Lately I’ve been thinking and writing about environmental governance. Here’s a summary. It has to do with the consequences of not thinking systemically; combining top-down and bottom-up policies; technology forcing; fairness and the SDGs; and prospects of violence.
First, as we know, some people tend to see systemic interactions, while others seem able only to see direct, immediate cause-and-effect. The latter folks cause three kinds of troubles.
First, they think Covid-19 is a single problem that will be solved, following which all will return to normal. And ditto, they believe, for climate change, the Ukraine war, migration, and so on – not realizing that each of these problems causes all the others, and that therefore we are in deep doo-doo.
The second trouble is that people oriented to direct cause-and-effect are also susceptible to authoritarian “leaders” (Lakoff 2016). Authoritarian and autocratic regimes tend to be anti-science and anti-education. This rules out autocracy as a viable means of environmental governance.
The third trouble lies with those, predominantly evangelicals, who expect to be raptured to heaven, within their lifetimes, as Jesus returns. Such folks, planning to leave the Earth behind, have no reason to vote for pro-environmental measures. Though difficult for many of my audiences to believe, these millennialists constitute formidable voting blocs, in the USA, Brazil, Ireland, and elsewhere. This makes it difficult for one-person-one-vote democracy to be an effective means of environmental governance.
One religious leader just decided these evangelicals should be labeled “heretics” and cast out from Christianity. One needs no theological expertise to see that this would only inflame an already dangerous social polarization. What my colleagues and I have proposed instead (Phillips, Reimer,&Turner 2022) involves constructive dialogs with evangelicals, drawing on several models from social psychology. By striving toward shared visions of the future, these dialogs may slowly transform some evangelical opinion leaders to a pro-environmental stance.
The climate crisis is urgent, so this bottom-up initiative should be tried simultaneously with top-down measures. The problem, of course, is that the intrusive, top-down, technocratic measures proposed to date either have failed, or have never been implemented. My proposal (Phillips 2022) for environmental governance centers on technology forcing. Its role model is the successful reduction in harmful automobile emissions that resulted from the Environmental Protection Agency’s administration of the Clean Air Act of 1970. In short, the President (this must begin as an executive action) will force, via time and performance targets, accelerated advancement of green technology. Hard targets for what and when, but not for how. All other aspects of democratic government continue untouched. The time targets give incumbent industries sufficient warning of technological transitions.
After the writing of Phillips (2022), U.S. President Joe Biden (who most certainly did not read my draft!) invoked the Defense Production Act to “scale up the domestic production of clean energy technologies” (Dhanesha 2022). His executive order fell short of full technology forcing. He assigned the Department of Energy to administer it. This was politically astute, as the opposing party despises the EPA – and in fact a week later, the Supreme Court further crippled EPA’s ability to protect the environment – but unfortunate in that the DOE labs move at a glacial pace.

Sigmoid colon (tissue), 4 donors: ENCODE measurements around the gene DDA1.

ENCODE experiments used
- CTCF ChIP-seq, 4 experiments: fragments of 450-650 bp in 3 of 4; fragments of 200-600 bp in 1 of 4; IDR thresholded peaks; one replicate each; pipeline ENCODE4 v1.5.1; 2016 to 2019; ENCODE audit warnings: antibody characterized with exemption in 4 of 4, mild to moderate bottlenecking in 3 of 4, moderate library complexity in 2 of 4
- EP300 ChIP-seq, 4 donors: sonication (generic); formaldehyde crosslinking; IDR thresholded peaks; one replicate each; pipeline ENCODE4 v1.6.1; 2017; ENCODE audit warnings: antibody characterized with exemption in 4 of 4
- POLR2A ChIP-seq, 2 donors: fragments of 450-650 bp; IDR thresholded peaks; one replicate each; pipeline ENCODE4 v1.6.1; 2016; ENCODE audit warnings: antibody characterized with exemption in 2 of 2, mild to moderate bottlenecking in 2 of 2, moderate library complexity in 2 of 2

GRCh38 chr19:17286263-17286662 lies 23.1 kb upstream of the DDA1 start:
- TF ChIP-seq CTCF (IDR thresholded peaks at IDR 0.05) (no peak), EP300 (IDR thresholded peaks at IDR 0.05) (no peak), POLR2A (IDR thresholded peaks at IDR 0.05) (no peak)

Just two years ago I advocated (Phillips 2020) research toward reducing the negative interactions among the Sustainable Development Goal (SDG) targets. The alarming pace of climate change and attendant disasters leads me now to say, instead, that we must decide what SDG trade-offs we can tolerate. The SDGs were designed to be fair, but fairness will not save the world. There will be tragedies and sacrifices, unevenly distributed, before things get better.
Violence won’t save the world either. Though it’s clear that tensions due to warming climate, pandemics and migration will spark armed conflicts, one hopes to minimize these. Phillips (2021) examines the literature of violent conflict, specifying under what conditions optimism may be feasible. (Ironically, I submitted this work to a Russian journal just before the start of hostilities in Ukraine. There has been no response from the journal staff, who understandably have other matters on their minds.)
Dhanesha, Neel (2022) Why Joe Biden is invoking a war power to build heat pumps and solar panels. Vox/Recode, June 8. https://www.vox.com/recode/2022/6/8/23159767/biden-defense-production-act-clean-energy-solar
Lakoff, G. (2016) Understanding Trump. https://georgelakoff.com/2016/07/23/understanding-trump-2/
Phillips, F. (2021) On Violence. Submitted to Foresight & STI Governance, December.
Phillips, F. (2022) A 3rd Way? Technology forcing for planetary survival. Preprint at https://www.researchgate.net/publication/361929681_A_3_rd_Way_Technology_forcing_for_planetary_survival?_sg=vpakyggS2WctocokZUHavfk3Ctc8k982cxT-oaWAi_cyYbH62PmmhuyV8vsrXma7bhJ2e0ZJTSo46-V4mFESWg2hZtZNXpXUehC4rdIh.kJYtqeghS4w2677UgxU3i2edqPDErajrjcO6ARcNbosnafTHYOPU9K57_eTR9srU8UMgI3PiAryGnffzgMX1kg
Phillips, F.; Reimer, L.; Turner, F. (2022) Climate Dialog, Climate Action: Can democracy do the job? J. Open Innov. Technol. Mark. Complex., 8(1), 31; https://doi.org/10.3390/joitmc8010031